Recently, this situation has begun to change, partly through international partnerships and leadership from Sydney heritage institutions. Professor Jeanice Brooks explores these new developments by reviewing experiments in recovery and interpretation of the musical past of English country houses. Brooks describes the activities of Sound Heritage, a research and interpretation network of academic music historians, early music performance experts and heritage professionals from the curatorial and visitor experience domains, before focusing on a series of interpretation

    experiments at Tatton Park, Cheshire, based on the houses historic music collections. Music was an important daily activity for past residents, and evoking this activity can help to people the properties in visitors imaginations, while at the same time providing a powerful antidote to the static sense that historical settings convey for some audiences. Better knowledge of the role of music in country house architecture, decoration and social life, and of musical links to artefacts and objects, can provide powerful new interpretive tools and highlight connections between tangible and intangible heritage.

    BIOGRAPHY

    Jeanice Brooks is Professor of Music at the University of Southampton (UK). She is co-founder of the Sound Heritage Network, funded by the Arts and Humanities Research Council of Great Britain, and director of the Austen Family Music Books digitisation project. She has worked extensively on the musical history and interpretation of National Trust houses, including Tatton Park, Killerton House (Devon) and Mottisfont (Exeter), as well as independent and privately owned historic houses. Her scholarly research includes articles on music, collection and display in 18th- and 19th-century domestic settings.

    SOUND HERITAGE SYDNEY Abstracts & biographies28 MARCH 2017 ELIZABETH BAY HOUSE

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    CURATING THE COLONIAL MUSICAL MUSEUMDr Graeme Skinner, Honorary Associate, Sydney Conservatorium of Music, University of Sydney

    Why should we want to eavesdrop on our musical ancestors? And how can we reliably reimagine the lived sonorous world of early Australian settler colonists, and of their British homeland relatives? This brief overview reconsiders the types of physical and musical artefacts available to us, the kinds of historical documentation and other records that we can access, preconceptions and prejudices we should abandon, existing tools we can use or adapt, and the real and virtual resources we need to devise and develop to bring the colonial musical museum to new audiences.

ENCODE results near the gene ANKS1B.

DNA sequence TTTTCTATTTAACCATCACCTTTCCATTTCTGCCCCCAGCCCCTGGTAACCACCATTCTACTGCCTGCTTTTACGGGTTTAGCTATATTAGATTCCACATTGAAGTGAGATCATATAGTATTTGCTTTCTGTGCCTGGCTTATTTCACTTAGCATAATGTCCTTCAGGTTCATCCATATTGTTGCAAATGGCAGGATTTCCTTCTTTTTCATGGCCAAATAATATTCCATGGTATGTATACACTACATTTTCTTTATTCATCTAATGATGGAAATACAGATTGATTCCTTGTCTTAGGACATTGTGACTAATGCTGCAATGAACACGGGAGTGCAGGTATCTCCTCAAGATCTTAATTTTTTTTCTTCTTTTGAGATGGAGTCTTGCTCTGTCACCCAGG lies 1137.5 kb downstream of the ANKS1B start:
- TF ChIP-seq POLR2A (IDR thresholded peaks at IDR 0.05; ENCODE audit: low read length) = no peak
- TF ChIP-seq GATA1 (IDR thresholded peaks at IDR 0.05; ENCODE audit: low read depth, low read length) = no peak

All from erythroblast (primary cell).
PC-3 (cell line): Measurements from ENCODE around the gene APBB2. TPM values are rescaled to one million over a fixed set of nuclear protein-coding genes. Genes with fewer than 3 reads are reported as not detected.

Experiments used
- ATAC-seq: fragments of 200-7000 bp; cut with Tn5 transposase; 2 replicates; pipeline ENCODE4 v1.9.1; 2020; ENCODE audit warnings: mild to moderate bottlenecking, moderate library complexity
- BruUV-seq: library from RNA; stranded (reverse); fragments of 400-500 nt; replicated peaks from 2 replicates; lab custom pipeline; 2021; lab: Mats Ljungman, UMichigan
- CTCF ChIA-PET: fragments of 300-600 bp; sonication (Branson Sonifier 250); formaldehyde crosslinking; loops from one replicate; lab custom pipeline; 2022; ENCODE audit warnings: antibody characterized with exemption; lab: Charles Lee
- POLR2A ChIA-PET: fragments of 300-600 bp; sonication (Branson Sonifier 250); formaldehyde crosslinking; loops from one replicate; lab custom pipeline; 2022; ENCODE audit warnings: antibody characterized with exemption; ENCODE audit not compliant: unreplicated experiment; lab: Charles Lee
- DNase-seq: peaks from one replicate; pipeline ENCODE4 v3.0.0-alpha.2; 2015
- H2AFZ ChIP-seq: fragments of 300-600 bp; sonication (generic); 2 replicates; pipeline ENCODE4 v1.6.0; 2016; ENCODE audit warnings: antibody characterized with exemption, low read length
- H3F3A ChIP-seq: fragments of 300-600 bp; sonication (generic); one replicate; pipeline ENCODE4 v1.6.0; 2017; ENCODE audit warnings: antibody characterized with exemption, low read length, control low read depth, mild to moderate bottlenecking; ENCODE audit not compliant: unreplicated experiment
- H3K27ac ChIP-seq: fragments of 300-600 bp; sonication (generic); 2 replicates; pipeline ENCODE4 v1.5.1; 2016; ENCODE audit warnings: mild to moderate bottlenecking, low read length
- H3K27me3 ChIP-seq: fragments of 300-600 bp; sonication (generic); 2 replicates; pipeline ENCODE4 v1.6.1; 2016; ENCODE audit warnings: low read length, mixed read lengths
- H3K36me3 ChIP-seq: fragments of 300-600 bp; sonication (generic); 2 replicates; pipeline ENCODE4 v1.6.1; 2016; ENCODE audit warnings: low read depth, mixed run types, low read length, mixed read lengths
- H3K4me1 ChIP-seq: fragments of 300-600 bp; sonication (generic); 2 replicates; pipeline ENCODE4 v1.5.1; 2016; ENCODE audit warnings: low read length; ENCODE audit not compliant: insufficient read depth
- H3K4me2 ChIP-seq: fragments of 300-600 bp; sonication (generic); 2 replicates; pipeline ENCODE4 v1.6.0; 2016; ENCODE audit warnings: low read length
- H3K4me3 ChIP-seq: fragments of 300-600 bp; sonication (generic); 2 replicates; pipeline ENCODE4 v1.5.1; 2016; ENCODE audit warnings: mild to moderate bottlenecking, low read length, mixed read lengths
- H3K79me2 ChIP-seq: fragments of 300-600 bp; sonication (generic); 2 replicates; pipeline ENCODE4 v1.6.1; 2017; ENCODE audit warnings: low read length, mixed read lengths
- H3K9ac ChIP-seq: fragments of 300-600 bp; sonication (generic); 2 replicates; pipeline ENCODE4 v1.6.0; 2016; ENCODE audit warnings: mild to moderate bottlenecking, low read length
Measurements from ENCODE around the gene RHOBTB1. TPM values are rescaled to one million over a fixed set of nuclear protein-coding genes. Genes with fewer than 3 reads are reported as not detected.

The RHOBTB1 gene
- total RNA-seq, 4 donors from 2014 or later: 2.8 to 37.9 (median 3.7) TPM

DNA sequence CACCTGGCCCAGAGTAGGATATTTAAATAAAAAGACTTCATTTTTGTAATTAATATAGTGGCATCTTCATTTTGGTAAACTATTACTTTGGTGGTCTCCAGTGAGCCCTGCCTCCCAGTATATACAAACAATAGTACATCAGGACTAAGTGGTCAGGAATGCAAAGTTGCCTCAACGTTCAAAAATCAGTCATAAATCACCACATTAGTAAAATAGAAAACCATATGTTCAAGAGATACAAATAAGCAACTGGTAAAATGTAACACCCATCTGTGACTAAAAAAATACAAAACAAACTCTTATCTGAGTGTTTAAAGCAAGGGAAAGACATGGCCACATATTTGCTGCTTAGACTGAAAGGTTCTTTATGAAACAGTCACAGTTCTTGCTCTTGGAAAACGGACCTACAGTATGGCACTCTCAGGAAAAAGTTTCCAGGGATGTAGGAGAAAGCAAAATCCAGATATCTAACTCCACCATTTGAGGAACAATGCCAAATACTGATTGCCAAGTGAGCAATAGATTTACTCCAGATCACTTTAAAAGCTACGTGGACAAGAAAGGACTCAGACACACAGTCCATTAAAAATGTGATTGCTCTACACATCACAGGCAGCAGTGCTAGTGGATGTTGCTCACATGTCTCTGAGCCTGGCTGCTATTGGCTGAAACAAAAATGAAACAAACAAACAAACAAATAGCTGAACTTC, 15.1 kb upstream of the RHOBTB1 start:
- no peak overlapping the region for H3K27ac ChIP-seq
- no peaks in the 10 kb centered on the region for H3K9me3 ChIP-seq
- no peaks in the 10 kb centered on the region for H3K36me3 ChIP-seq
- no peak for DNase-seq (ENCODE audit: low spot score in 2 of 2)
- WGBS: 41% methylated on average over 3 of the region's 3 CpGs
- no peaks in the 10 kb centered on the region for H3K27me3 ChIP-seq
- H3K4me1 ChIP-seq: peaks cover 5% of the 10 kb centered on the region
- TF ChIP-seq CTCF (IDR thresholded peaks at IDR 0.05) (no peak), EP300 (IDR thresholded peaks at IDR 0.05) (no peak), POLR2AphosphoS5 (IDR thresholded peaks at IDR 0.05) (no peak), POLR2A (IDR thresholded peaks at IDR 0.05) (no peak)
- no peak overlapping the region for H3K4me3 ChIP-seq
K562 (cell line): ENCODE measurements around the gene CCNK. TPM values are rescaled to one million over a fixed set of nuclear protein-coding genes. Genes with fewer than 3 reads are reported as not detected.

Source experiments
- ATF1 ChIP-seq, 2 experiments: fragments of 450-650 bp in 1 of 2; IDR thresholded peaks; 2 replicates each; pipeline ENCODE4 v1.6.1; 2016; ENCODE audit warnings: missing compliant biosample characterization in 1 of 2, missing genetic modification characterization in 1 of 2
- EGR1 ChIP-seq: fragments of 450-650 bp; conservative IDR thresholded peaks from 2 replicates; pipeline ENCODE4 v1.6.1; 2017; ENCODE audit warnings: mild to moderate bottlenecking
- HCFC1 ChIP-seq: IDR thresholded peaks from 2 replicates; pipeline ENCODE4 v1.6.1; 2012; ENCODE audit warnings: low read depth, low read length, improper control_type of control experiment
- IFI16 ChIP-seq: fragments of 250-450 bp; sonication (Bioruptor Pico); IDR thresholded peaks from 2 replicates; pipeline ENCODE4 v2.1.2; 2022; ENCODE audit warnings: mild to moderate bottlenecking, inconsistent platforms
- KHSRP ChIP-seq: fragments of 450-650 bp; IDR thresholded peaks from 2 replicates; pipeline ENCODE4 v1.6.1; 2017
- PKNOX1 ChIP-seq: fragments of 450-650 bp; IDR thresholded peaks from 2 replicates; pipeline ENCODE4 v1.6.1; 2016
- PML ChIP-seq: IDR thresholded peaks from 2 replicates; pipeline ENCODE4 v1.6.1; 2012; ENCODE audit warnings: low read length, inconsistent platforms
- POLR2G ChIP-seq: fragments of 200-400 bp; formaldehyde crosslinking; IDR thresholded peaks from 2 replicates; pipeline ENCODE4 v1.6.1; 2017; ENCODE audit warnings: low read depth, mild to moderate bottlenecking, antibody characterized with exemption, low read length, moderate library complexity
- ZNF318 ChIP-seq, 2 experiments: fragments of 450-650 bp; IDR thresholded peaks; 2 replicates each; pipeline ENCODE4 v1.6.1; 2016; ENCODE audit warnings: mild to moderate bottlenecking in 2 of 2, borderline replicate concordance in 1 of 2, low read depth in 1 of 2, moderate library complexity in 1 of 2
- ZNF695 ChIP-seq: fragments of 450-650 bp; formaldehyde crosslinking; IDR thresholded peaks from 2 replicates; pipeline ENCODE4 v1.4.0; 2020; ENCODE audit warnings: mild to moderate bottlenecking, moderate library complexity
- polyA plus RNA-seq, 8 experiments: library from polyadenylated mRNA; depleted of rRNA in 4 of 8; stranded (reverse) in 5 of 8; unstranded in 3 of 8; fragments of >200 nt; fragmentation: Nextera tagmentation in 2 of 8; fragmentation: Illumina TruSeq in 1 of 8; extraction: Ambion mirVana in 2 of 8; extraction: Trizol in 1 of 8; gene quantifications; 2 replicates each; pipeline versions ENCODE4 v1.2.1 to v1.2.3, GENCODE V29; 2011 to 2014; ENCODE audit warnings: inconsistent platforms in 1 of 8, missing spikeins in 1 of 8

BIOGRAPHY

    Graeme Skinner is an Australian musical historian, and an honorary associate in musicology at Sydney Conservatorium of Music, University of Sydney. He is author of the biography Peter Sculthorpe: the making of an Australian composer (UNSW Press; ebook 2015). In his regularly updated research website Australharmony (sydney.edu.au/paradisec/australharmony) he documents the musical history of Australias colonial and early Federation eras, and curates a complementary virtual archive of Australian colonial music resources and user tags inside Trove. With co-author Michael Noone, he is also completing a catalogue of the plainsong and polyphonic choir books of Toledo Cathedral, Spain.

    MUSIC FROM HOME: SYDNEY LIVING MUSEUMS SHEET MUSIC COLLECTIONS AND THE SCOTS IN AUSTRALIADr Brianna E Robertson-Kirkland, University of Glasgow

    Dr Brianna Robertson-Kirkland discusses the late 18th- and early 19th-century tradition of collecting and preserving Scottish songs in print. These print editions, including music treatises intended to teach early 19th-century music-making practices, were designed for the use of domestic music making by the rising middle class.

    The Stewart Symonds sheet music collection, held by the Caroline Simpson Library & Research Collection, Sydney Living Museums (SLM), contains some of the earliest surviving examples of Scottish music brought to Australia in the 19th century. This collection provides insight into the Scots musical tradition that existed in Australia and the type of music being disseminated in the domestic setting through tuition and more general music making.

    Through an examination of SLMs music collections, Robertson-Kirkland tests previous scholarly assumptions that the Scots did not maintain their national identity after emigrating, while also considering Cliff Cummings findings in his 1993 paper Scottish national identity in an Australian colony (The Scottish historical review, vol 72, no 193, part 1 (April 1993), pp2238) that the Scots in these foundation years deliberately sought to maintain their identity, asserting their national distinctiveness.

    BIOGRAPHY

    Brianna Robertson-Kirkland works as both a singer and a researcher and recently completed her PhD research on the 18th-century castrato singer Venanzio Rauzzini and his students, funded by a University of Glasgow College of Arts internship scholarship. Earlier this year she gave a talk about her research at the sold-out event TEDxGlasglow, a locally organised event licensed by the famous TED organisation. She has sung in masterclasses and private lessons wit